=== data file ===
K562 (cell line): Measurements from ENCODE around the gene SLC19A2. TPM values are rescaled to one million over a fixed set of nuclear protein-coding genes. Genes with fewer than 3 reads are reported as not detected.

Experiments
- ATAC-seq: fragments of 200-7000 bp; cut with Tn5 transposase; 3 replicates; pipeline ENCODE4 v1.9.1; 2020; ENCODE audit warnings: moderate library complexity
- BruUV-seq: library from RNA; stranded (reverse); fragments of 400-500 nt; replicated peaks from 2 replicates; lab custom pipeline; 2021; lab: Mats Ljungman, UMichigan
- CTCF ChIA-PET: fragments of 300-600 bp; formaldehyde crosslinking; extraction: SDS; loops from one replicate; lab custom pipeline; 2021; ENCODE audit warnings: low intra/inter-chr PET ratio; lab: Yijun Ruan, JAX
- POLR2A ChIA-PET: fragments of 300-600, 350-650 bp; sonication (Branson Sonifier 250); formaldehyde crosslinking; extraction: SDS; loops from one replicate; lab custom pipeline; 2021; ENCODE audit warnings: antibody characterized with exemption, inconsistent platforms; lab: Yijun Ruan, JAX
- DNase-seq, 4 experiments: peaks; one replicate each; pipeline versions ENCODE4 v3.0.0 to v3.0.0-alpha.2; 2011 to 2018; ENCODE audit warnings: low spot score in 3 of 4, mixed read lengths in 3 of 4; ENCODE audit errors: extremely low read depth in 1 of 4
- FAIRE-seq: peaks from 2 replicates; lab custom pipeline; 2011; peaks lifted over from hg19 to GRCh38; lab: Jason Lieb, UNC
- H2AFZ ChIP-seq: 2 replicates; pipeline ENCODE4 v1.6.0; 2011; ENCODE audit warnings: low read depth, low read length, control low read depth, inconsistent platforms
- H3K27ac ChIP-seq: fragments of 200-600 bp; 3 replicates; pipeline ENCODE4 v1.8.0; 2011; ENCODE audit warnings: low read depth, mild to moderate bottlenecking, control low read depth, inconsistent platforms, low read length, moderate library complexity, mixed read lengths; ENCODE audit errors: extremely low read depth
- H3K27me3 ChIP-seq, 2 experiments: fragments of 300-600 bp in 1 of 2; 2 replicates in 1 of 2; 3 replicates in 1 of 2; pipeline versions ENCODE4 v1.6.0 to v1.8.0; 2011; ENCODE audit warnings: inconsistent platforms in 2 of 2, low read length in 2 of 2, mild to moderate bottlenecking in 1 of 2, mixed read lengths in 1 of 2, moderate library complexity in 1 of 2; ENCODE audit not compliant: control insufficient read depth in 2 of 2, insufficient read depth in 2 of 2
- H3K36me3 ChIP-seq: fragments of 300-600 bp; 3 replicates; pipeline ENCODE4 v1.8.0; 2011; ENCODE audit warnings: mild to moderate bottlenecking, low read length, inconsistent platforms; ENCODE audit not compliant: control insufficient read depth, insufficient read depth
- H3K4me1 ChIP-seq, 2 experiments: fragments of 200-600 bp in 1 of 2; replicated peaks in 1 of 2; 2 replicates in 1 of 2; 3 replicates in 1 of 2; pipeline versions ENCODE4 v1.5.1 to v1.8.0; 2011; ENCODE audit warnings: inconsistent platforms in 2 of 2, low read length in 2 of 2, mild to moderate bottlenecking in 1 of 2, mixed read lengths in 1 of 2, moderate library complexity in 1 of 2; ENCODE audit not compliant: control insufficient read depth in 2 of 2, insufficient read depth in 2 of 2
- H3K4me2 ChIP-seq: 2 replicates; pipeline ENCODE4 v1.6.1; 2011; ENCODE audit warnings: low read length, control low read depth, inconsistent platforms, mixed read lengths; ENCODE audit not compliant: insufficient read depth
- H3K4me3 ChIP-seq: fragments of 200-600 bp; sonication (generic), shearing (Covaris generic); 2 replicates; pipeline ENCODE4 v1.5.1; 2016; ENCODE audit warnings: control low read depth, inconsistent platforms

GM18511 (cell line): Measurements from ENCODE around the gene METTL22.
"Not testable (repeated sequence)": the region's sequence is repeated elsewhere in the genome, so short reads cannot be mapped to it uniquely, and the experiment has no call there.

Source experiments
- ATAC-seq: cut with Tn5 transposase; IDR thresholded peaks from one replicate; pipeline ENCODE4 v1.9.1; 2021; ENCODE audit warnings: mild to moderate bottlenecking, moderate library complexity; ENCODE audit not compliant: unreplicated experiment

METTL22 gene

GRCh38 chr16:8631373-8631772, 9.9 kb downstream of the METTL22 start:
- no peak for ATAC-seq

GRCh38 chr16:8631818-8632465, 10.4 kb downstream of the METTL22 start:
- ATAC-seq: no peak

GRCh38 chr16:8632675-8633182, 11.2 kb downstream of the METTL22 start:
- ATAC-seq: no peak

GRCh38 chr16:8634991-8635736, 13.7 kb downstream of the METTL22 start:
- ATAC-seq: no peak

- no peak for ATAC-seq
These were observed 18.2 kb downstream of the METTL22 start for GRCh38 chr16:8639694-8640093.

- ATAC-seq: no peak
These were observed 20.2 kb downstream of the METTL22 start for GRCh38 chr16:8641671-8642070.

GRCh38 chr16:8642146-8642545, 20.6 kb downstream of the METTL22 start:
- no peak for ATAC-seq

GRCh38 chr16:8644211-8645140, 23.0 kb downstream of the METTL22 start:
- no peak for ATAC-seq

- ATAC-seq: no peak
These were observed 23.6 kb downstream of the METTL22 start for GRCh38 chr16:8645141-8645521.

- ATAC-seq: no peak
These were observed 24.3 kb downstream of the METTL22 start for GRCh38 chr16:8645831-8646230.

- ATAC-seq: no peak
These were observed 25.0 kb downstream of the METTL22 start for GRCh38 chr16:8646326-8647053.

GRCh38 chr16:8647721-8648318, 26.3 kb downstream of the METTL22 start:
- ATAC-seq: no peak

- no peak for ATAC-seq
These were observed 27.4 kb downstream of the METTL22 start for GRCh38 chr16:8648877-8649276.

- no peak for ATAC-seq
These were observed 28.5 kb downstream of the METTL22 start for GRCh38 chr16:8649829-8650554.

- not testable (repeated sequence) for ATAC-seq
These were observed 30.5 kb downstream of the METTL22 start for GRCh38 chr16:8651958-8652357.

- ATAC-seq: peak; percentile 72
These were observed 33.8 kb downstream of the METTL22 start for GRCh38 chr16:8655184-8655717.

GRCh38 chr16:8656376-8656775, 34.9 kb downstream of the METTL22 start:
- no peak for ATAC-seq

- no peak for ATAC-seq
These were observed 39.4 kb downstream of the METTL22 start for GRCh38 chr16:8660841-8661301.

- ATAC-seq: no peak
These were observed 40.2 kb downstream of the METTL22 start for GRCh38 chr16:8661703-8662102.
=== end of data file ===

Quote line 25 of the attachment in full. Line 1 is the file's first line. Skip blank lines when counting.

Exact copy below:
GRCh38 chr16:8632675-8633182, 11.2 kb downstream of the METTL22 start: